“Oh, it’s no big deal, it’s just a cold.” How many times have you heard an employee casually dismiss an illness like this? As a manager, it’s imperative that you inform employees of how easily common infectious bugs such as colds and influenza (flu) spread from one person to another.
Remind your workforce of the steps they can take to minimize the chances of catching and spreading cold, flu and other germs around the workplace.
- Wash your hands. Wash your hands with soap for at least 20 seconds. If you don’t have ready access to a washroom, use an alcohol-based hand sanitizer. It’s not as effective as hand washing, but it’s better than nothing.
- Keep your hands off your face. Avoid touching your eyes, nose or mouth, which enables germs to directly enter your body and set up shop in your respiratory or digestive system.
- Cover up. Cover your mouth and nose with a tissue when coughing or sneezing, and then trash the tissue immediately. If a tissue isn’t available, cough/sneeze into your upper sleeve, rather than your hands, says the CDC (Centers for Disease Control).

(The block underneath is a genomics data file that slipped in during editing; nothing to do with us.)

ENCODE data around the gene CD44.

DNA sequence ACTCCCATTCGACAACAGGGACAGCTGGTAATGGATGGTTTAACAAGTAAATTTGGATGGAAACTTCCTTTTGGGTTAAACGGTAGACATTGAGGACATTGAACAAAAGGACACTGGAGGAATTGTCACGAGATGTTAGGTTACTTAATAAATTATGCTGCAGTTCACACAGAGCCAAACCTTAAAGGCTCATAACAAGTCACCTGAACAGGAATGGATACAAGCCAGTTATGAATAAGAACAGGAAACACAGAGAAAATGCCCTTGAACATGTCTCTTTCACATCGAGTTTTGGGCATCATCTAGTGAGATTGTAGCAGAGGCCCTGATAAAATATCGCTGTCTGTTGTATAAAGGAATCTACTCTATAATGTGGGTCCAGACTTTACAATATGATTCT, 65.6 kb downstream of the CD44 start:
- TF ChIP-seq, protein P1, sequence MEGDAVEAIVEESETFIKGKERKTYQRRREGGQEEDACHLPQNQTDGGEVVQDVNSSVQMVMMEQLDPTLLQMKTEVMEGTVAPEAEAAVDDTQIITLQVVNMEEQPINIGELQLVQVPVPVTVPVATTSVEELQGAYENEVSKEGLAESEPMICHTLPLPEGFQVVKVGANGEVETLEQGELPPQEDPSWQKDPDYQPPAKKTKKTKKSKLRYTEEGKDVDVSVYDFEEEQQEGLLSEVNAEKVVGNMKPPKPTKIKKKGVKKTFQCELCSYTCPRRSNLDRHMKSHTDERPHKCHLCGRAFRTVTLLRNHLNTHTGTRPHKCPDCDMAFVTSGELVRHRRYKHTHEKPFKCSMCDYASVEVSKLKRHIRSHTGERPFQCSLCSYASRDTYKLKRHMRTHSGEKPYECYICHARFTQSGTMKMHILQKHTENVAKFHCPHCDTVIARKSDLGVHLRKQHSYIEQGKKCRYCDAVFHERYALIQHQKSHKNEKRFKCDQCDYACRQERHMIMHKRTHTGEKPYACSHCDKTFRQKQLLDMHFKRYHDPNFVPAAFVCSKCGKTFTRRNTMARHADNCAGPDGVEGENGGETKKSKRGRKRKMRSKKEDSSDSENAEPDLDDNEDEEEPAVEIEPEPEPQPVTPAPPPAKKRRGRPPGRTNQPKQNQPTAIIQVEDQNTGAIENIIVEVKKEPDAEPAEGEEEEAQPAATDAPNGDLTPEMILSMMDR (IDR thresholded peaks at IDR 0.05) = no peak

- Keep your area clean. Most office cleaning companies or custodial staff don’t touch employees’ desks and computers. So it’s up to you to wipe the germs off your desk, phone, mouse and keyboard, not to mention remove the crumbs that get lodged between the keys.
- Beware of communal areas. According to the CDC, some germs can live for two hours or more on surfaces. Think about how often the Copy button on the copier is used. And don’t forget door handles. Tip: Use hand sanitizer immediately after touching these and other commonly touched spots around the workplace.
- Stay away. The fewer people you come into contact with, the less chance you have of catching something. Certainly, avoid close contact with people who are obviously sick. Tip: If you’re the one who’s sick, stay home to prevent spreading your germs everywhere.
Online resource: Access more CDC information on preventing the flu, plus free downloadable materials, here.